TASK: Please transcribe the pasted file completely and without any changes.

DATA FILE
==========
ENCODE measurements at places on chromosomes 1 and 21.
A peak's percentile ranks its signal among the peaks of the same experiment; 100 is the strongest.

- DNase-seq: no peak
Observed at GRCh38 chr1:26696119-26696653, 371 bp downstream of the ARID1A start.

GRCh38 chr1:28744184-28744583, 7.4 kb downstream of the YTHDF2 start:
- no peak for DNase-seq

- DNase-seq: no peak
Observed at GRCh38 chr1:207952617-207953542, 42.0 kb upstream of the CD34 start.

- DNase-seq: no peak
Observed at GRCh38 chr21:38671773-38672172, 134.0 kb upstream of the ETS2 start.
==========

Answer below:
ENCODE measurements at places on chromosomes 1 and 21.
A peak's percentile ranks its signal among the peaks of the same experiment; 100 is the strongest.

- DNase-seq: no peak
Observed at GRCh38 chr1:26696119-26696653, 371 bp downstream of the ARID1A start.

GRCh38 chr1:28744184-28744583, 7.4 kb downstream of the YTHDF2 start:
- no peak for DNase-seq

- DNase-seq: no peak
Observed at GRCh38 chr1:207952617-207953542, 42.0 kb upstream of the CD34 start.

- DNase-seq: no peak
Observed at GRCh38 chr21:38671773-38672172, 134.0 kb upstream of the ETS2 start.